The Maroon

Law school Q&A

Jack Vanchiere

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Law school —

A time for many trials, great tribulation and very little else. A place where great hopes and grand dreams meet seemingly futile resistance. Thankfully, we have such competent and inspired young men and women that pursue law degrees, people who go out and create and protect our nation’s laws and rights. Our very own College of Law is one such site of development and training of these determined young people, teeming with aspiring professionals.

Thomas Edmonds | Graduated from Texas A&M in 2010. He majored in Political Science and minored in Theatre Arts and Arabic Studies.

 

Q: How does law school compare to undergrad?

LB: Law school is much more work than undergraduate, but Loyola undergraduate prepared me well for the challenges I faced in law school. It is also an adjustment to, for 3 years, only study one subject matter as opposed to broad humanities learning.

TE: Law school is not for the timid. People are more competitive, people are a lot smarter and more driven. I study a lot more and work more strenuous hours. You can’t get away with not reading for class because being unprepared means a grade reduction.

DB: The intensity of law school is nothing compared to undergrad—so enjoy undergrad now if you plan on going to law school or grad school one day. In undergrad you have the freedom and flexibility to choose different classes and change your major, and maybe even skip a class or two. Law school classes are only about law, they’re intense (you will get called on and the professor will know if you didn’t read), and you can’t skip because you WILL be tested on the material discussed.

Q: Advice for students applying to law school/grad school in general?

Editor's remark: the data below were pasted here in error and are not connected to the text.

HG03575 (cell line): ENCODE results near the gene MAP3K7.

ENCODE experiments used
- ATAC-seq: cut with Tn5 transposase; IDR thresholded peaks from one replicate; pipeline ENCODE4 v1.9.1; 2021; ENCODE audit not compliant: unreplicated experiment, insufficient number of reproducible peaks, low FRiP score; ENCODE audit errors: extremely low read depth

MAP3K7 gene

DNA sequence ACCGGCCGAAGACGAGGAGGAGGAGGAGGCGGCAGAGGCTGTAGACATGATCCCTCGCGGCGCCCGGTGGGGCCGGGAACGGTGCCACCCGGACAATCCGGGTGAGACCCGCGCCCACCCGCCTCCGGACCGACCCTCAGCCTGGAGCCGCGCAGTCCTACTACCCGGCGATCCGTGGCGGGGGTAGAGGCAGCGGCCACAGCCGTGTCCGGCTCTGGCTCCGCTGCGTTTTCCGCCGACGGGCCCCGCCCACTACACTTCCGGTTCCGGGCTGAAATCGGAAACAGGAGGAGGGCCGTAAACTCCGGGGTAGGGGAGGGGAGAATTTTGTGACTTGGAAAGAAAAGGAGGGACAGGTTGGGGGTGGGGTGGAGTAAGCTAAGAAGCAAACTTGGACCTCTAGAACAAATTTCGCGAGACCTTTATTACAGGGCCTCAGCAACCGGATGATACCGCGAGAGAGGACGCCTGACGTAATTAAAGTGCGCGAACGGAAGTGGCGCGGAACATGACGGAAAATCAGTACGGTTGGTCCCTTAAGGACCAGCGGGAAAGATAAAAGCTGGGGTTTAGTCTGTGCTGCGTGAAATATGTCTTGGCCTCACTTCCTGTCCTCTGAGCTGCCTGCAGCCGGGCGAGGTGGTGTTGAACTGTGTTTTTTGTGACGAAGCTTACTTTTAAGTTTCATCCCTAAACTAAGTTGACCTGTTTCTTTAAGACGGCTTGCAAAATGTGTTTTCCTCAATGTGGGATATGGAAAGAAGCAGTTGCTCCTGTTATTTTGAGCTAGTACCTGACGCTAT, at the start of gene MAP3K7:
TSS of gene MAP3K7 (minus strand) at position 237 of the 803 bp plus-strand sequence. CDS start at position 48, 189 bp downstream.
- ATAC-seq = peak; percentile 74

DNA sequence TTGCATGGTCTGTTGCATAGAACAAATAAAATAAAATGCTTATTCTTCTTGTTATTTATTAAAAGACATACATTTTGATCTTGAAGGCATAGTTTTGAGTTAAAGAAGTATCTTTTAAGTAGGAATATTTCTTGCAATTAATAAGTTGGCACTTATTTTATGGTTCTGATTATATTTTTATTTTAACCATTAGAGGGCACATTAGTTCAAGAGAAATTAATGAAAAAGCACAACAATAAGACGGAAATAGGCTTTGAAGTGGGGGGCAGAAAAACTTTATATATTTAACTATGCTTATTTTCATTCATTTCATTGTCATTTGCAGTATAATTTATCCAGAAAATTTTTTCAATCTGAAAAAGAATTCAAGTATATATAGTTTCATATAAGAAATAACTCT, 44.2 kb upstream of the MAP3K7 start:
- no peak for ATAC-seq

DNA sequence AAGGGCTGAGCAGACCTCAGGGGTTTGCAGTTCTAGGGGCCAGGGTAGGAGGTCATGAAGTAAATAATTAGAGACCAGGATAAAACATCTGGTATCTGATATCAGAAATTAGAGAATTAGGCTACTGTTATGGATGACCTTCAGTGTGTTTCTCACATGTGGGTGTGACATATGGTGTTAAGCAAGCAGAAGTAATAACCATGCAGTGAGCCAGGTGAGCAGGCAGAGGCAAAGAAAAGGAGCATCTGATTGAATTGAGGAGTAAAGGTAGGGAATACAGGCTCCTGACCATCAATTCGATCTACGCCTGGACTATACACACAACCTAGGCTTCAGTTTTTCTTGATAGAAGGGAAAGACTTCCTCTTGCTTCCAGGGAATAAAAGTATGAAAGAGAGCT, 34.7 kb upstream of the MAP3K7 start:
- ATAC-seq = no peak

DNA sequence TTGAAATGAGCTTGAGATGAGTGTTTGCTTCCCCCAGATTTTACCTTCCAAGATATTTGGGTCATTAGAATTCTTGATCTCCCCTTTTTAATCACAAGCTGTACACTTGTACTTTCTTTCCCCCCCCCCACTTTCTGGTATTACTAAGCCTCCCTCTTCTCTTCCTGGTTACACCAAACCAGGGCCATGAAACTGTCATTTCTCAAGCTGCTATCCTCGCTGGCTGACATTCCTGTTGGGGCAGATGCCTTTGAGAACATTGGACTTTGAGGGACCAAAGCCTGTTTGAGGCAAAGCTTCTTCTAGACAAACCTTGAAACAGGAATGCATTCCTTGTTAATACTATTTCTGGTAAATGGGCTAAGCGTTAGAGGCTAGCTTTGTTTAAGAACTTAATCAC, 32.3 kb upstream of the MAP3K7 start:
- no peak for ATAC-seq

LB: Make sure that you are ready to commit to a very demanding profession. It can be unforgiving, but I think the reward is wonderful. Talk to as many people as you can who have gone through law school before you decide to attend and make sure you filter the advice you receive about going to law school based on what you think would be best for you because many people will have different and varying perspectives of the legal profession.

TE: I recommend taking a year or two before going to law school. Take time to find yourself, travel, learn through experience and not just a book. Having personal experiences really increases your knowledge and ability to understand an issue from different points of view.

DB: If you plan to go to law school or grad school, research job and interning opportunities that are related to the field you are interested in. Having a working context of your area of interest will not only help your studies, but will also appeal to future employers. And don’t be afraid to try different areas out- more experience the better.

Q: Tips for those just starting out in law school?

LB: Work hard and then work even harder. You will not regret it. Even though it will be stressful, try to enjoy it. It is a wonderful opportunity to attend law school, and time will fly by. Best of luck!

TE: Be friendly and connect with your fellow students. A reputation is everything; if you’re known for being standoffish and uncooperative, then people will remember that and not help you when you desperately need it. A strong work ethic is needed, be prepared to study hard every night and continually rereading cases and class notes. Don’t get discouraged, everyone is struggling, some are just better at hiding it. Makes friends and find outlets. Good luck! It’s a lot of fun and learning law is awesome. Every job touches on law and you’ll begin to analyze everything in a law related way. It makes debating lots of fun once you have developed your argument skills.

DB:  In your first few weeks it might feel like all of your classes and readings are Greek (assuming you don’t know Greek), and it can feel very overwhelming! But once you get the hang of it and figure out how to read cases and analyze law, it’ll slowly begin to make sense. Also, make friends with upperclassmen… they can give you good outlines.

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About the Writer
Jack Vanchiere, Copy Editor

Jack is an English writing freshman who loves Vietnamese food. Jack started his days at The Maroon writing for Life and Times and he looks forward to learning...

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Since 1923 • For a greater Loyola
Law school Q&A